- Nearly 7,000 species of animals and plants have been reported in illegal trade involving 120 countries.
- Of the over 80,000 tree species, less than 1% have been studied for potential use.
- Over 80% of the human diet is provided by plants, but only three cereal crops (rice, maize, and wheat) provide 60% of energy intake.
- From 1998 to 2013, about one-fifth of the Earth’s land surface covered by vegetation showed persistently declining trends in productivity.
- Due to drought and desertification, each year 12 million hectares are lost where 20 million tons of grain could have been grown.
- Deforestation and desertification (caused by human activities and climate change) have affected the lives and livelihoods of millions of people in the fight against poverty.
- 2.6 billion people depend directly on agriculture, but 52% of the land used for agriculture is moderately or severely affected by soil degradation.
The UN Forum on Forests Secretariat estimates that achieving sustainable forest management on a global scale would cost $70-$160 billion per year. The Convention on Biological Diversity estimates that $150-$440 billion per year is required to halt the loss of biodiversity at a global level by the middle of this century.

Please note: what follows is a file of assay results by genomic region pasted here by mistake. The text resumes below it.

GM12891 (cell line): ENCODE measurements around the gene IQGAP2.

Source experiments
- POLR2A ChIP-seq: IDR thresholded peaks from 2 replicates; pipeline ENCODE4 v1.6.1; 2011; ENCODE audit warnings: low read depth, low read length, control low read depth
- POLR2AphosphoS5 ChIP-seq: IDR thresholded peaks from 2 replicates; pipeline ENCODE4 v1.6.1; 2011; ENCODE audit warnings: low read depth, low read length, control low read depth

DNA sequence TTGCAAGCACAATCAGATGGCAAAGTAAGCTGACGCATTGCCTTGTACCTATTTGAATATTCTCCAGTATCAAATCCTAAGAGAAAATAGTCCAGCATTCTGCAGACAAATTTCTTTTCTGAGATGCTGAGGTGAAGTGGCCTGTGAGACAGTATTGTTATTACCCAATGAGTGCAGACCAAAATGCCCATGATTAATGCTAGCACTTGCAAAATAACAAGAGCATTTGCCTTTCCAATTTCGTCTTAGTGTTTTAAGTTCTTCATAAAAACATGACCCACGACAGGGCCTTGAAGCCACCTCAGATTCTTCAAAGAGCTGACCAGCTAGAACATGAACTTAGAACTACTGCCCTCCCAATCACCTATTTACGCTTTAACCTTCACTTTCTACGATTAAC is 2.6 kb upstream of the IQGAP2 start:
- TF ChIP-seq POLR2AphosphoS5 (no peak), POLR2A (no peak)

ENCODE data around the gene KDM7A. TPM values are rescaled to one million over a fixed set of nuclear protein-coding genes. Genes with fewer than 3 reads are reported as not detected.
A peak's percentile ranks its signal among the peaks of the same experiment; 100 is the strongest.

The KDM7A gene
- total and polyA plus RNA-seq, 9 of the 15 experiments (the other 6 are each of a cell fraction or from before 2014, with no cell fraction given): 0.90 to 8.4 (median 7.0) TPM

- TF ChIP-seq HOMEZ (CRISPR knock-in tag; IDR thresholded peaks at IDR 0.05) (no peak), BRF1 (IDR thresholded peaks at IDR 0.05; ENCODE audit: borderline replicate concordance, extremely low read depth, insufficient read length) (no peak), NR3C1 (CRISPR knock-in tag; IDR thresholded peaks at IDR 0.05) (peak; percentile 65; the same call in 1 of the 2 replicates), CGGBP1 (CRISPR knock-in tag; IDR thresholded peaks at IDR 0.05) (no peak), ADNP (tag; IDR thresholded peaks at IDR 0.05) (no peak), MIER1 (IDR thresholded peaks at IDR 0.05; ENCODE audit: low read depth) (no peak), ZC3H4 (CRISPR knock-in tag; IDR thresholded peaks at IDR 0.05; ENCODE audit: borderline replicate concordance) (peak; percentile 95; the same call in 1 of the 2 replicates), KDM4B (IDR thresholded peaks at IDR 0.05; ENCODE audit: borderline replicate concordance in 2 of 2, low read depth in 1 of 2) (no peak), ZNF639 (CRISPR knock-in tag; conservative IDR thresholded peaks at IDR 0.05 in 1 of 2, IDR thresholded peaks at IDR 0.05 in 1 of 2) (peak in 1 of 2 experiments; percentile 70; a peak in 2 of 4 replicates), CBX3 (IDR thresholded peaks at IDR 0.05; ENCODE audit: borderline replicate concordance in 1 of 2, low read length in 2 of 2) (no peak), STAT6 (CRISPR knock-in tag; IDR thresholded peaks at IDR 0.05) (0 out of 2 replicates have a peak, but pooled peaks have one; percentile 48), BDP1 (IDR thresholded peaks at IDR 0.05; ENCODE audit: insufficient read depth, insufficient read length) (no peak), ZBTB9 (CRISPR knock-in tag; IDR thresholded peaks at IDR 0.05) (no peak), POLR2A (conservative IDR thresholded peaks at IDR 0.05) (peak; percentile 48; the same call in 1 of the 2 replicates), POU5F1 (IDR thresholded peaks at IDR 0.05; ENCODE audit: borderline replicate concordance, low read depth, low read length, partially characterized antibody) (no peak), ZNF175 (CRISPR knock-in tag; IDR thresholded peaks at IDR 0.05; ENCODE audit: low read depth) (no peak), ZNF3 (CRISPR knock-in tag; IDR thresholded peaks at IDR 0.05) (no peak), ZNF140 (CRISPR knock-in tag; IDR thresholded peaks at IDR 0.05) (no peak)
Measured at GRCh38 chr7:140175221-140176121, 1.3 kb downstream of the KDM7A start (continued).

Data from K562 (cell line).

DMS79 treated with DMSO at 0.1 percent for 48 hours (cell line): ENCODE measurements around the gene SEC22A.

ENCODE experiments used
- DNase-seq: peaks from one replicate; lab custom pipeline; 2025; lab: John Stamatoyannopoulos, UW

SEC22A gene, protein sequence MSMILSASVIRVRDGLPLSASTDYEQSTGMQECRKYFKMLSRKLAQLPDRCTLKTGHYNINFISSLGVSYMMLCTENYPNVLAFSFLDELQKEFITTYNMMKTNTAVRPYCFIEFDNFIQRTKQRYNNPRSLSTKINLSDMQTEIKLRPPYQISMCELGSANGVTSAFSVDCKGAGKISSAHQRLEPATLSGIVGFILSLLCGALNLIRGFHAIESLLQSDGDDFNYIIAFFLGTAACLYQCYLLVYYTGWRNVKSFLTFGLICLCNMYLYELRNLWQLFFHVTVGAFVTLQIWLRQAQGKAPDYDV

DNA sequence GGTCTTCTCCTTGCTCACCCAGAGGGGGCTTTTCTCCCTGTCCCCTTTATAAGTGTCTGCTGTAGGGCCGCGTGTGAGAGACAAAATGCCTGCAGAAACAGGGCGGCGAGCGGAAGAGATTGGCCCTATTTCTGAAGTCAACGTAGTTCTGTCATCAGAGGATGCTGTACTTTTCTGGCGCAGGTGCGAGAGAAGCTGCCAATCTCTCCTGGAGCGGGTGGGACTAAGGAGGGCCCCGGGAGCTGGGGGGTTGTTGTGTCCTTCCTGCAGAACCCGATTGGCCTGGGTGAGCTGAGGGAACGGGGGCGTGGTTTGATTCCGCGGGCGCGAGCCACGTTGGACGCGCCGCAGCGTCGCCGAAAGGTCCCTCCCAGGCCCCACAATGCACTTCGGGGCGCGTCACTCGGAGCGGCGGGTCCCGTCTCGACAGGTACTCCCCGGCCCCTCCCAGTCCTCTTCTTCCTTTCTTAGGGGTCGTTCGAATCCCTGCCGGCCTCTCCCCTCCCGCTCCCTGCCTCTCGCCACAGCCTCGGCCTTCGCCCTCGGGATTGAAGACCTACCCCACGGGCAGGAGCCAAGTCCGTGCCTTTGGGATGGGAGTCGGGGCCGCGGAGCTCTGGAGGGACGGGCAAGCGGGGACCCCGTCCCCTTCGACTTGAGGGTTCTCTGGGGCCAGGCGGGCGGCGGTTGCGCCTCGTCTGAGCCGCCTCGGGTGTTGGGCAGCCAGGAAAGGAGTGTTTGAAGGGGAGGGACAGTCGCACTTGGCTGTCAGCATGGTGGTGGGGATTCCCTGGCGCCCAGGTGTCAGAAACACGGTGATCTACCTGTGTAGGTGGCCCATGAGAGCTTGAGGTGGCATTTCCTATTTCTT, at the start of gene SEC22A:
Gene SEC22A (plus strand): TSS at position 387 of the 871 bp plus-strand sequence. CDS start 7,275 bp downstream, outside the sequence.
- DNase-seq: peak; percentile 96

- Deforestation and forest degradation result in loss of habitat for all species, a decrease in freshwater quality, an increase in soil erosion, and higher emissions of carbon into the atmosphere.
- Natural disasters caused by ecosystems disrupted by human impact and climate change already cost the world more than $300 billion per year.
- Insects and other pollen-carriers are estimated to be worth more than $200 billion per year to the global food economy.
- Three-quarters of the top-ranking global prescription drugs contain components derived from plant extracts, which would be threatened.
- As a member of society, you can recycle, eat local and sustainable food, consume only what you need, and limit energy usage through efficient heating and cooling systems. You can also only take part in ecotourism opportunities that are responsible and ethical.